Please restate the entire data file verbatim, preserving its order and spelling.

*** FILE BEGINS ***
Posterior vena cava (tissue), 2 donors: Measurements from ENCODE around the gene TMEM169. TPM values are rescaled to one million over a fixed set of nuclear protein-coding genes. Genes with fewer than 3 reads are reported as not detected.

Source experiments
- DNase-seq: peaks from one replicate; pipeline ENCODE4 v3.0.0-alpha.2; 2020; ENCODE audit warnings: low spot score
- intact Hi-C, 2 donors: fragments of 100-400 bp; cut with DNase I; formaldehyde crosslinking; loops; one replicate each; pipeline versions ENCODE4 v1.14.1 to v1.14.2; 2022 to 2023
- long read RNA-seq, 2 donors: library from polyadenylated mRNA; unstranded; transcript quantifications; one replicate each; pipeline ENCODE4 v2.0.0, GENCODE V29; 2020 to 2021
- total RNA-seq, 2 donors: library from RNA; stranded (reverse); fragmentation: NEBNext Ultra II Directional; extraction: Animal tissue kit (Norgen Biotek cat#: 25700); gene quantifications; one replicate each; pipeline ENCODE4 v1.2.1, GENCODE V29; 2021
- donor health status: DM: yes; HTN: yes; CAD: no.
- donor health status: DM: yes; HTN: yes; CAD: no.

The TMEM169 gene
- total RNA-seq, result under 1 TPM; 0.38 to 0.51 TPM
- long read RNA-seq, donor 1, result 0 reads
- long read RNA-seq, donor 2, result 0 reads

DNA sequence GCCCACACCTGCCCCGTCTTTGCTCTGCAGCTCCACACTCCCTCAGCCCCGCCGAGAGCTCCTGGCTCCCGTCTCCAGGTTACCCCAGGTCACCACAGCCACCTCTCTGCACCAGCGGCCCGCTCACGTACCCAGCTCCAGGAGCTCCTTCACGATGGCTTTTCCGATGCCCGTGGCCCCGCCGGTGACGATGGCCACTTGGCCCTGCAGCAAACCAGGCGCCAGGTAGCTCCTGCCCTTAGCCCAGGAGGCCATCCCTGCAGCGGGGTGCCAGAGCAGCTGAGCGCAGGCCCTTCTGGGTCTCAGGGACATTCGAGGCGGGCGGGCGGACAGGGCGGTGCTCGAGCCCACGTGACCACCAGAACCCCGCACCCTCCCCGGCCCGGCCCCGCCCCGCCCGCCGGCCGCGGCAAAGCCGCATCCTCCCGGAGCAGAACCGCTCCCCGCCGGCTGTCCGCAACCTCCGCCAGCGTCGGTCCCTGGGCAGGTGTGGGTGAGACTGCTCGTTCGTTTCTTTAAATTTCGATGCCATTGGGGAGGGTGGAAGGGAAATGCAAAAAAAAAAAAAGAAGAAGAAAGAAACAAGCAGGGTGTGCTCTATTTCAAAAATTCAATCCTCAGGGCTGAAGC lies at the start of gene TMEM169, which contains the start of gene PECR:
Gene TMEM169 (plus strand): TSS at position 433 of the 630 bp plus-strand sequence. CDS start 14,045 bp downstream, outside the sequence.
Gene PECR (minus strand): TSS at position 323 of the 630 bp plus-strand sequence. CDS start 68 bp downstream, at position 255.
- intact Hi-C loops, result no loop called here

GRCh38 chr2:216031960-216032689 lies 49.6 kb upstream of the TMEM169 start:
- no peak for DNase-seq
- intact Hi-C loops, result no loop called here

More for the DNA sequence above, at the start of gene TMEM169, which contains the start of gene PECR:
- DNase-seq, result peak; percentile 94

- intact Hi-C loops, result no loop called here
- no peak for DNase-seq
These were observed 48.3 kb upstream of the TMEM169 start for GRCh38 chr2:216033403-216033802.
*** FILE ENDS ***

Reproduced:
Posterior vena cava (tissue), 2 donors: Measurements from ENCODE around the gene TMEM169. TPM values are rescaled to one million over a fixed set of nuclear protein-coding genes. Genes with fewer than 3 reads are reported as not detected.

Source experiments
- DNase-seq: peaks from one replicate; pipeline ENCODE4 v3.0.0-alpha.2; 2020; ENCODE audit warnings: low spot score
- intact Hi-C, 2 donors: fragments of 100-400 bp; cut with DNase I; formaldehyde crosslinking; loops; one replicate each; pipeline versions ENCODE4 v1.14.1 to v1.14.2; 2022 to 2023
- long read RNA-seq, 2 donors: library from polyadenylated mRNA; unstranded; transcript quantifications; one replicate each; pipeline ENCODE4 v2.0.0, GENCODE V29; 2020 to 2021
- total RNA-seq, 2 donors: library from RNA; stranded (reverse); fragmentation: NEBNext Ultra II Directional; extraction: Animal tissue kit (Norgen Biotek cat#: 25700); gene quantifications; one replicate each; pipeline ENCODE4 v1.2.1, GENCODE V29; 2021
- donor health status: DM: yes; HTN: yes; CAD: no.
- donor health status: DM: yes; HTN: yes; CAD: no.

The TMEM169 gene
- total RNA-seq, result under 1 TPM; 0.38 to 0.51 TPM
- long read RNA-seq, donor 1, result 0 reads
- long read RNA-seq, donor 2, result 0 reads

DNA sequence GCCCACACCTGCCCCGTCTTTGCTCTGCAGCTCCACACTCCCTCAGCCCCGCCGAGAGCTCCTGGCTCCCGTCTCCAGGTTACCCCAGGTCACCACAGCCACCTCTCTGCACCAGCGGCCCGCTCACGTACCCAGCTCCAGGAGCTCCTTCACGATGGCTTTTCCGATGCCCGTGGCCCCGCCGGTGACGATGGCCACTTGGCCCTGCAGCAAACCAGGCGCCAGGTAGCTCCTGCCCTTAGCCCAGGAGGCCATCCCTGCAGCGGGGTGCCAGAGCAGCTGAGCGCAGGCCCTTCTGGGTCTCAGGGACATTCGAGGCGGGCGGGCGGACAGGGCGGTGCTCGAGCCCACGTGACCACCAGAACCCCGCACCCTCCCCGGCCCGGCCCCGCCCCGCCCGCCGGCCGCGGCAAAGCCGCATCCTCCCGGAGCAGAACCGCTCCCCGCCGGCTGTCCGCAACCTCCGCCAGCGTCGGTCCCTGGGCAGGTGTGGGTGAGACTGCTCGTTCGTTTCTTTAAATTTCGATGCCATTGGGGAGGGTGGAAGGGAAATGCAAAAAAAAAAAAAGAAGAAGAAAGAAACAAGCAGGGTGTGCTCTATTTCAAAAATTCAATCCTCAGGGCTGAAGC lies at the start of gene TMEM169, which contains the start of gene PECR:
Gene TMEM169 (plus strand): TSS at position 433 of the 630 bp plus-strand sequence. CDS start 14,045 bp downstream, outside the sequence.
Gene PECR (minus strand): TSS at position 323 of the 630 bp plus-strand sequence. CDS start 68 bp downstream, at position 255.
- intact Hi-C loops, result no loop called here

GRCh38 chr2:216031960-216032689 lies 49.6 kb upstream of the TMEM169 start:
- no peak for DNase-seq
- intact Hi-C loops, result no loop called here

More for the DNA sequence above, at the start of gene TMEM169, which contains the start of gene PECR:
- DNase-seq, result peak; percentile 94

- intact Hi-C loops, result no loop called here
- no peak for DNase-seq
These were observed 48.3 kb upstream of the TMEM169 start for GRCh38 chr2:216033403-216033802.